Friday, February 09, 2007

The long tail and the Madison Public Library

Interesting post by Sarah in the Madison Public Library's MADreads blog -- "Is small the new big?" She's writing about books relating to the trendy new "long tail" theory of niche marketing.
I’ve been reading a lot of books like Chris Anderson’s The Long Tail: Why the Future of Business is Selling Less of More and Seth Godin’s Small Is the New Big: 183 Riffs, Rants, and Remarkable Business Ideas. The ideas behind these books are simple, and seem logical to me: there is more stuff available to look at and buy than we can currently find, and niche businesses are the businesses of the future.
In many ways, libraries have long been the very model of a successful long tail business, the very opposite of a mass marketer. Library stacks are filled with countless individual volumes that are only checked out once every few years, but remain there for the library patrons who need them. Tom Storey writes in the Online Computer Library Center (OCLC) Newsletter about the libraries and the long tail.
Network television audience share has fallen 33 percent over the last 20 years, according to Nielsen Media Research. Radio listenership is at a 27-year low based on data from Duncan’s American Radio. Newspaper circulation, which peaked in 1987, continues to tumble, dropping 2 percent over the last six months, the Audit Bureau of Circulations says. Total magazine circulation has dropped to 1994 levels. And music CD sales are down 21 percent from their high in 1999.

These numbers suggest a profound transformation is taking place in the way people research, learn, entertain themselves and find things out in a networked environment. Chris Anderson, Editor-in-Chief at Wired Magazine, noted many of these trends in his seminal article, “The Long Tail,” which has struck a chord in technology and media circles. The Long Tail is Anderson’s business model for the digital age. It argues that the Web has started a complete revolution in the movie, book and music businesses.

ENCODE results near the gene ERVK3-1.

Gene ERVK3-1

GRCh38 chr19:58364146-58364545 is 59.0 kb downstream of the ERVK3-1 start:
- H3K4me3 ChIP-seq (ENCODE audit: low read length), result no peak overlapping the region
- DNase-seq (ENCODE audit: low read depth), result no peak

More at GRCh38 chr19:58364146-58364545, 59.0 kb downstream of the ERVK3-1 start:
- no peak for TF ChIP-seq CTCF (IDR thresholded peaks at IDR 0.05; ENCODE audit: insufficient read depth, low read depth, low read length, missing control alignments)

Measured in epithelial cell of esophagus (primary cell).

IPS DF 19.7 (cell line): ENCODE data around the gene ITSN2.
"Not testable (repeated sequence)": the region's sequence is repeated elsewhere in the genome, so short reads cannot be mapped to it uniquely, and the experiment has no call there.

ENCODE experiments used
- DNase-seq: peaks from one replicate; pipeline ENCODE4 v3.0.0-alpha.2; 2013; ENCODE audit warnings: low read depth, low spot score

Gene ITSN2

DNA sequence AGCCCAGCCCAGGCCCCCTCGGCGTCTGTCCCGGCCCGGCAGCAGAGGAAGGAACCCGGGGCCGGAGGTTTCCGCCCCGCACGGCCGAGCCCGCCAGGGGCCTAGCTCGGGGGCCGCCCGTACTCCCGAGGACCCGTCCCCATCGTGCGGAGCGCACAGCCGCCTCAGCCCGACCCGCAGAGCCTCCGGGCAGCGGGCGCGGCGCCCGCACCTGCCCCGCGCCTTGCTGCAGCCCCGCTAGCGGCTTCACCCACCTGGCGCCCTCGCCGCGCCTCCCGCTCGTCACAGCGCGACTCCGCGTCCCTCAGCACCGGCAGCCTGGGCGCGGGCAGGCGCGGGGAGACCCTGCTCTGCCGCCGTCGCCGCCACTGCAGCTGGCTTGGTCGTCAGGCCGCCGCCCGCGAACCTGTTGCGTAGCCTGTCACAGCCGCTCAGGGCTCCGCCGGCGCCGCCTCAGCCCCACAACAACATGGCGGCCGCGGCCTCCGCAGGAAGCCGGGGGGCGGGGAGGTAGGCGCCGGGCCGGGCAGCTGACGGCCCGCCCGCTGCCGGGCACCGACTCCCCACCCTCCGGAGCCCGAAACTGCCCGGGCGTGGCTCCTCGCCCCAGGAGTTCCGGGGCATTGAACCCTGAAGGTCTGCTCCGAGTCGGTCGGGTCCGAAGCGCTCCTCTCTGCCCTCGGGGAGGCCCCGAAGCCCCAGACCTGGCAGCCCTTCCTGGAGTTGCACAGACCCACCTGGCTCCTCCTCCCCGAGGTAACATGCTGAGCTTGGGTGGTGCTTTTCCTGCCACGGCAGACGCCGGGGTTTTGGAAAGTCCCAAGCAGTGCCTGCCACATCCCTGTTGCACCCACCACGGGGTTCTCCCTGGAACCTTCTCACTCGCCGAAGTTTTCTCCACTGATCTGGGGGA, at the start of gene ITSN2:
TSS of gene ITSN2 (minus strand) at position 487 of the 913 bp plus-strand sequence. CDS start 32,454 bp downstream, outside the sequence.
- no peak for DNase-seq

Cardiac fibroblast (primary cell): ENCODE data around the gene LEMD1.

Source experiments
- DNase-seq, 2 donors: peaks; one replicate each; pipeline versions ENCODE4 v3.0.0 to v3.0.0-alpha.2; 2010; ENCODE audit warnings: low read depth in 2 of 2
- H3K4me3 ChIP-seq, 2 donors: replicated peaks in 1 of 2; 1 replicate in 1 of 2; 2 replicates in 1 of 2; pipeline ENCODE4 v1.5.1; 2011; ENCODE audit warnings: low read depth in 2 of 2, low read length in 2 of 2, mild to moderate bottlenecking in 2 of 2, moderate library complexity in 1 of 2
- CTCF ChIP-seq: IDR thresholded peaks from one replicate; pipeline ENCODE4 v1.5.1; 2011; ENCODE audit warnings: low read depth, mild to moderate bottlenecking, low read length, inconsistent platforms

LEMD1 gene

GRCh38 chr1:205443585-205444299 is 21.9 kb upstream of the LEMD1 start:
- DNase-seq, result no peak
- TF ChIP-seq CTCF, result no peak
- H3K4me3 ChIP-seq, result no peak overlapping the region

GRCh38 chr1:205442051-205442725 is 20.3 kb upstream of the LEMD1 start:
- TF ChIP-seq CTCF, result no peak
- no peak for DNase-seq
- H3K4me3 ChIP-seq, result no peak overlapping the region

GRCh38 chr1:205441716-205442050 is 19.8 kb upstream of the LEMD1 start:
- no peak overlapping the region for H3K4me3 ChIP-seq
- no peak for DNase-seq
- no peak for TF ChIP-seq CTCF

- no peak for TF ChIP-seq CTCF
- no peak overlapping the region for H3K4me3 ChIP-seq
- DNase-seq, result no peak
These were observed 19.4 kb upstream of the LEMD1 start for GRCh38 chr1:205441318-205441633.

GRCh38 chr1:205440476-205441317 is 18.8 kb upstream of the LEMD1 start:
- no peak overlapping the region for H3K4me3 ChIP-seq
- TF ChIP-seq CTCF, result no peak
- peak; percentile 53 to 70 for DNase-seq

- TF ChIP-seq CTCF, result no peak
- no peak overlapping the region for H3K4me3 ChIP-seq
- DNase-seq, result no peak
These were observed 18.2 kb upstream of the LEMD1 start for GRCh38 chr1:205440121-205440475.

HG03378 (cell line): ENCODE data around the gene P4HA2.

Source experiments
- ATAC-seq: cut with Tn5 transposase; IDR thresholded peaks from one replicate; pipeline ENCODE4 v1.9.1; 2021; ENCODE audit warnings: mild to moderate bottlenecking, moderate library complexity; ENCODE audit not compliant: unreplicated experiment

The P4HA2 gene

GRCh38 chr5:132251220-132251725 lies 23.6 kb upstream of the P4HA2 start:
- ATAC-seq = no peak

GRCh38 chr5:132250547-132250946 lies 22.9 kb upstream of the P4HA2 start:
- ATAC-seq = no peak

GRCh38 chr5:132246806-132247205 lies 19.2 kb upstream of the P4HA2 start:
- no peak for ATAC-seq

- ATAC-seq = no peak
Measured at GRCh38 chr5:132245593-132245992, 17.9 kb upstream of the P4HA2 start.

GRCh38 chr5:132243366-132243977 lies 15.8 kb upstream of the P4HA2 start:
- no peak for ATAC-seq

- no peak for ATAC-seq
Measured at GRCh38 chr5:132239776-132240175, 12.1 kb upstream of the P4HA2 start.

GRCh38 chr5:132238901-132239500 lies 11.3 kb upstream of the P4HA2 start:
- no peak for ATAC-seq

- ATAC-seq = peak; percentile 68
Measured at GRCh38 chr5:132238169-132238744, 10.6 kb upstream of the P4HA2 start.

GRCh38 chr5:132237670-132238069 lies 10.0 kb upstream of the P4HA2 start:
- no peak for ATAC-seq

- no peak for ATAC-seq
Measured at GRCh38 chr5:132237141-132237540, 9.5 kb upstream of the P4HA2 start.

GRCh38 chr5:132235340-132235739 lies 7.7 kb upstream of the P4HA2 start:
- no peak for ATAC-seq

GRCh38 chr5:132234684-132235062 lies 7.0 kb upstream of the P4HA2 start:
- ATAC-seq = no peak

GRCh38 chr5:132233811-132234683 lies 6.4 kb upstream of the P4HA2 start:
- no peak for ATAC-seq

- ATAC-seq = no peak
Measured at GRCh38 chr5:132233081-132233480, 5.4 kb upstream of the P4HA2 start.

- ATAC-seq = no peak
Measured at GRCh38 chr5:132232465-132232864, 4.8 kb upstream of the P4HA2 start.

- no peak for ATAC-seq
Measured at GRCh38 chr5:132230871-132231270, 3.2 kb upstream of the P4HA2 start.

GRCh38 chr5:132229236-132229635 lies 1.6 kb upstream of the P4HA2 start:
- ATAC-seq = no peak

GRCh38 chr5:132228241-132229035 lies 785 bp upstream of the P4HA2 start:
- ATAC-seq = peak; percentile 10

Basically, The Long Tail says that big changes are in store—in fact, already taking place—as a new digital media and entertainment economy emerges. Digitization and e-delivery are radically changing economic fundamentals and creating new markets for millions of niche items. No longer are megahits, blockbusters and best-sellers designed for mass audiences the Holy Grail to success and riches. The digital environment, with its low storage and distribution costs, offers a viable alternative: aggregate the obscure and unpopular with the popular and widely celebrated using an automated recommendation system to link the two.


If Anderson’s theory is correct, and all media are in the throes of radical change, libraries may be well-positioned for this new era. The Long Tail is something they understand and have practiced for years, perhaps without realizing it, says Nancy Davenport, President, Council for Library and Information Resources. The model for how libraries have built their collections sounds a lot like The Long Tail. Whether it’s New York Times best-sellers or scholarly journals, libraries stock up on what they need to meet “high point” demand, she says, but also purchase less popular materials to fill out the collection and serve niches, which might be genealogy, travel or the history of furniture making. “Libraries are the edification of The Long Tail,” she says.
Amazon is often cited as the prototypical long tail business, but to me it's still a pale echo of the resources of the library. Sure, Amazon is great when I want to buy something and have it delivered quickly (or check out some user reviews). But I don't want to buy every book I read. Instead, I rely on my favorite long tail organization, the Madison Public Library. They were online even before Amazon existed. In typical long tail fashion, their "ordering process" is friction free and electronic, taking only an instant to reserve the book I want and be notified via email when it comes in.

It's precisely because I value the library's long tail capability that it always saddens me to see it deaccessioning or weeding books from its collection. It's like snipping off part of the tail of that living, breathing organism, the library.

The human cost to human rights abusers

It reads like the beginning of a classic horror story.
A man with no face stares at me from the corner of a room. He pleads for help, but I'm afraid to move. He begins to cry. It is a pitiful sound, and it sickens me. He screams, but as I awaken, I realize the screams are mine.